Week of April 20, 2024 – April 27, 2024

Catherine McLaughlin, Environmental Educator at Baltimore Woods

by Katie McLaughlin, Environmental Educator

April weather is predictable in the fact that you don’t know if you will have a rainy spring day, or a warm sunny day. I find myself looking forward to both types of days for different reasons. Rain filled days are full of salamander and frog movement, or provide a needed drink to our ephemeral spring flowers. Sunny days are when I search for something different buzzing around.

The return of insects.

Some of the first I came across this season were miner bees flying close to the ground that have made their nests along the field to forest trail. These bees are solitary, and non-aggressive. But if you have traveled along this section of trail, you might think wait! It feels like there are hundreds of these bees along the trail. How can they be solitary? Miner bees nest close to their flower resources and to make it a little easier for mating. While these nests are so close together, the female bees take care of their offspring by themselves.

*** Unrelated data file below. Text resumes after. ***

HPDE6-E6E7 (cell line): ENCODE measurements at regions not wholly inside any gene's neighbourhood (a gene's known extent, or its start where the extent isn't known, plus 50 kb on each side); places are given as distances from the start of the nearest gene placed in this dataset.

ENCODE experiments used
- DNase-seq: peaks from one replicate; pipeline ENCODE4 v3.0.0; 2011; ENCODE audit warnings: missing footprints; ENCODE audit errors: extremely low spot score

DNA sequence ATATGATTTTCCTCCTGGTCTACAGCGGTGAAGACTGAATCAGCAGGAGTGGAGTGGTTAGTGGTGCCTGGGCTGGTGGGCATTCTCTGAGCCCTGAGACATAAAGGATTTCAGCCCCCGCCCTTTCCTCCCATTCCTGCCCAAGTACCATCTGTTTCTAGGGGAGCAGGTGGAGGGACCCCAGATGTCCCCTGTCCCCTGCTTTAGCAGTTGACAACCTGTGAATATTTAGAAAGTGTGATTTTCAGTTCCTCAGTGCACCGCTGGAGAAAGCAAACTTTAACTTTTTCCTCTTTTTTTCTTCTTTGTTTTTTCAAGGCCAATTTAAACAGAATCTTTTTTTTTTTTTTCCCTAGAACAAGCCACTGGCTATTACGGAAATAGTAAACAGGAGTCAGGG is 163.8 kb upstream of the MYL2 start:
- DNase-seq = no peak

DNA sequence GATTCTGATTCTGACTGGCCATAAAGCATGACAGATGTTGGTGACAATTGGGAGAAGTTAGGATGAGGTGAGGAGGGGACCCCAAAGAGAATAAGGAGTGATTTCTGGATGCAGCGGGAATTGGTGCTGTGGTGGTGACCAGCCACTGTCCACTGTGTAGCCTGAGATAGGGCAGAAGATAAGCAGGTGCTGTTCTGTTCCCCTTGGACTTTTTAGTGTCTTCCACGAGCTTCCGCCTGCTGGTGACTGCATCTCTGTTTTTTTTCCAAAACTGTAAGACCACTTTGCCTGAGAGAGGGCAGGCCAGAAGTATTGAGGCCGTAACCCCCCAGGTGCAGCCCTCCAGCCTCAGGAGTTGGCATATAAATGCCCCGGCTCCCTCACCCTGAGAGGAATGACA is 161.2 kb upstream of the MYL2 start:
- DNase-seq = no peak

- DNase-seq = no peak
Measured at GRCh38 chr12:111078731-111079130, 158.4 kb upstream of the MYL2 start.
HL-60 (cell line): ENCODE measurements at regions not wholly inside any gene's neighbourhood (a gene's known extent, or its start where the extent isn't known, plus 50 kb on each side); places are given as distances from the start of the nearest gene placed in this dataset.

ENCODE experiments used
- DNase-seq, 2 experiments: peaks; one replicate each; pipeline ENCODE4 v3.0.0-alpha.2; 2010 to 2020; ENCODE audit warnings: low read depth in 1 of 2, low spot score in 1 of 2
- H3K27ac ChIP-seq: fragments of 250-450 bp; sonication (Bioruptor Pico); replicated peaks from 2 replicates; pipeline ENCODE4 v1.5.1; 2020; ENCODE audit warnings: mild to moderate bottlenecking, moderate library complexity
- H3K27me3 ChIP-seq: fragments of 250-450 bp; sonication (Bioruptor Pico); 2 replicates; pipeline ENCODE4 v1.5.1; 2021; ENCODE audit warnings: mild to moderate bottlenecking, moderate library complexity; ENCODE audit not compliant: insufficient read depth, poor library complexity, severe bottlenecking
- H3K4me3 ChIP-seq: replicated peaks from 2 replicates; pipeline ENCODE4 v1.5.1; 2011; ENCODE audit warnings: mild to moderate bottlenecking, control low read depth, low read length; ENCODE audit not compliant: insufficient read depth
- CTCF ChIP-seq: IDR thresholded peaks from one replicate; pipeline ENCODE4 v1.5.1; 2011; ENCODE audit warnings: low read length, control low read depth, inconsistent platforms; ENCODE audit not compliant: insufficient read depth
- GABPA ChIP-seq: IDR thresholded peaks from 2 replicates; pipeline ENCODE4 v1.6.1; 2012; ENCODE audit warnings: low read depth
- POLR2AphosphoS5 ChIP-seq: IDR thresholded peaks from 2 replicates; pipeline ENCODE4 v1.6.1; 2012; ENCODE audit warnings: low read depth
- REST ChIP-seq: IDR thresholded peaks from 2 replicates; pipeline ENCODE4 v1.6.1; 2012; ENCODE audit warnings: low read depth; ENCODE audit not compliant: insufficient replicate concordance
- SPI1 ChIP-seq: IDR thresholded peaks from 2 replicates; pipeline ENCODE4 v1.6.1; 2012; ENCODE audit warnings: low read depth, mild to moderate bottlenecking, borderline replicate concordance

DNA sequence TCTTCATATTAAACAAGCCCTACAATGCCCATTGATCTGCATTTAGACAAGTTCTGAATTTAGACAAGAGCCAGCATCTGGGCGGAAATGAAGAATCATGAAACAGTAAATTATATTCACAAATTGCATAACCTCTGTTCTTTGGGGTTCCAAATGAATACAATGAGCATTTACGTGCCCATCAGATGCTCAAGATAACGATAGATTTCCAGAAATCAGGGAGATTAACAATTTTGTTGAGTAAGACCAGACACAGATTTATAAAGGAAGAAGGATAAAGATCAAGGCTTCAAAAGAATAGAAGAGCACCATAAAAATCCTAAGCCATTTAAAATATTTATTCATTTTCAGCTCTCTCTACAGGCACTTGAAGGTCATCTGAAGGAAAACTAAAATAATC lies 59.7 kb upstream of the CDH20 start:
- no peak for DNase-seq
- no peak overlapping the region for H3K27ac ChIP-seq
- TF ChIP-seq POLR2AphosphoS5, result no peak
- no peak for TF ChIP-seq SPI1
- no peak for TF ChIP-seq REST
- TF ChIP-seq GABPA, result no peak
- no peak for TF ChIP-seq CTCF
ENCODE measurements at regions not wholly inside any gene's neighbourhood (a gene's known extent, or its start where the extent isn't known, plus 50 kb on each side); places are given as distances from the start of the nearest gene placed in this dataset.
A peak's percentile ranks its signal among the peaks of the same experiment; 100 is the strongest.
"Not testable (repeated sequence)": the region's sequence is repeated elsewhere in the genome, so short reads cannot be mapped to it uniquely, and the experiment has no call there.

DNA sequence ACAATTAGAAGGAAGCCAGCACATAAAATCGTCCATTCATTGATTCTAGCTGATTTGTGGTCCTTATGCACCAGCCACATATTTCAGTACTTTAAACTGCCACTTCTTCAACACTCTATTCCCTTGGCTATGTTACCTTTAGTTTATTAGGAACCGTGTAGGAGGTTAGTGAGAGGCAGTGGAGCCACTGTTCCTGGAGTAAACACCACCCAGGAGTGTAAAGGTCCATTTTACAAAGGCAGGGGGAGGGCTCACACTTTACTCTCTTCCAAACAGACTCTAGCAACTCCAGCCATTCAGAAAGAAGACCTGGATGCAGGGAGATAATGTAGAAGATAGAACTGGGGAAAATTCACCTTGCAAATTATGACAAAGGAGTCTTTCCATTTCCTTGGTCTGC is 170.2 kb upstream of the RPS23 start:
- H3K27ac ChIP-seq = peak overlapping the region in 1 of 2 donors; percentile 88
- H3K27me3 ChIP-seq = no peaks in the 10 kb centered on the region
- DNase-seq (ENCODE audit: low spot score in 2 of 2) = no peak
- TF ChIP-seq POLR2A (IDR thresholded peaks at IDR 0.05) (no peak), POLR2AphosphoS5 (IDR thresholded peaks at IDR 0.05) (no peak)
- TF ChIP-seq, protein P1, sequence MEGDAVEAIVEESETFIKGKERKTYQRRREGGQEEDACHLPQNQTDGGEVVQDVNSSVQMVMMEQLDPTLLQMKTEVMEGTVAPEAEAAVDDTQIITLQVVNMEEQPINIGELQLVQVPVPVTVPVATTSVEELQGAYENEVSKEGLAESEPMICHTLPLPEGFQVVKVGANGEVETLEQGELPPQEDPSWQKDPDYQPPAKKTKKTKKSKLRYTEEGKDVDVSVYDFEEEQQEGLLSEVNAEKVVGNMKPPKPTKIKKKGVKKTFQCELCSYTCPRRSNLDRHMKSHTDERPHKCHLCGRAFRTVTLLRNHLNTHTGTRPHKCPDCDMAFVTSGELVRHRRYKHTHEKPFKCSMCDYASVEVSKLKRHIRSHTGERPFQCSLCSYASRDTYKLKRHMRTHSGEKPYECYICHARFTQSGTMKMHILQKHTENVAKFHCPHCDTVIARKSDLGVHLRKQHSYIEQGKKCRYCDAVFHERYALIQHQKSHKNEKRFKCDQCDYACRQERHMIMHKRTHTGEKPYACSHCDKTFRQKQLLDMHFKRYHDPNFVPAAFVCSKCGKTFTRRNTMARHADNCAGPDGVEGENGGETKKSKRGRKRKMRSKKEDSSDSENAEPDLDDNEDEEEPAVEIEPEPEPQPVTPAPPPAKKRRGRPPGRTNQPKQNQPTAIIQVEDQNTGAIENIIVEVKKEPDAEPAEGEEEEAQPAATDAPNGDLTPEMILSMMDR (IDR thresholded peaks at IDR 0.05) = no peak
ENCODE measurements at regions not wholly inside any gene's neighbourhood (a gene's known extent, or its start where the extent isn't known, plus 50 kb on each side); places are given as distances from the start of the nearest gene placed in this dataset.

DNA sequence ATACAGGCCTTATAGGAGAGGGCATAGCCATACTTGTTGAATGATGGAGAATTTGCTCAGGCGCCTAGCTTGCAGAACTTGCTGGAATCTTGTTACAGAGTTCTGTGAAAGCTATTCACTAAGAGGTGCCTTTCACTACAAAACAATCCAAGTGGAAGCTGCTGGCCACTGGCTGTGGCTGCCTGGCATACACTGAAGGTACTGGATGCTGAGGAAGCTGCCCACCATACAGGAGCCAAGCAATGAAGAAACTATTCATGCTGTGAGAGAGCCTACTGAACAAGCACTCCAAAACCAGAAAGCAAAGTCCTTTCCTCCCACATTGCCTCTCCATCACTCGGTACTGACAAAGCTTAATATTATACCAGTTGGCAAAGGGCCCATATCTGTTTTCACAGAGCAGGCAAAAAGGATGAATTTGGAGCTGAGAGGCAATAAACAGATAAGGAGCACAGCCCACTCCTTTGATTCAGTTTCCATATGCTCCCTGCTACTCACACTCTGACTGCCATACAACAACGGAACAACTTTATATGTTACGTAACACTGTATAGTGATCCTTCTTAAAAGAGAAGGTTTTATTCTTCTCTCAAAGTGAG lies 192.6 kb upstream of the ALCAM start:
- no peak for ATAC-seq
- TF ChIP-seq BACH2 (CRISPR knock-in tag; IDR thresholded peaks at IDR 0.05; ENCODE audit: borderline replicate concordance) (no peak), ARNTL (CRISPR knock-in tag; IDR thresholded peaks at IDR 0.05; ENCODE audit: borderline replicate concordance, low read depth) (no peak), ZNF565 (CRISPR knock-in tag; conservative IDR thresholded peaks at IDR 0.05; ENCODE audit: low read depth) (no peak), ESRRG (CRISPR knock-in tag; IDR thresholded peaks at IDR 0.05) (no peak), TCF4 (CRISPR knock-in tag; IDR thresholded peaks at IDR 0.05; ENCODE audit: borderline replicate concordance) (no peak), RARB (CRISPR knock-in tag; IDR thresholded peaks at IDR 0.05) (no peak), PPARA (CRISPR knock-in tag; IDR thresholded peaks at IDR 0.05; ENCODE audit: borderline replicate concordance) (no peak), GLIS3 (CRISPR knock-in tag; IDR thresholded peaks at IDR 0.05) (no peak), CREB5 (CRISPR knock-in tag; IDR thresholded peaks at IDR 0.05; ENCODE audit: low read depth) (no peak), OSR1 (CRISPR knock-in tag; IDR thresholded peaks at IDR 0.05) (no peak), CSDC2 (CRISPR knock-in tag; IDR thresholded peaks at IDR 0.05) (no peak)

Miner bees are far from the only solitary bee we have flying around Baltimore Woods. In fact it is estimated that 80% of bees in New York are solitary. This includes digger bees like the miner bee, cavity nesters like mason bees, or even cleptoparasitic bees who lay eggs in other bees nests.

Many of these bees are large contributors to pollination, without them our own food sources would be limited. We often take our insects for granted, either because we don’t see them or perhaps they annoy us or scare us. All of nature is connected – even those pesky horse flies have a role other than to bite us and make us itch.

If you come across the bees on a warm day on the trail, Bee Nice! They are contributing to our ecosystem. Be mindful and tread gently. Perhaps tell them thanks for the hard work as you stroll to the pond.

Want to help solitary bees out? You can put out bee houses just like a bird house!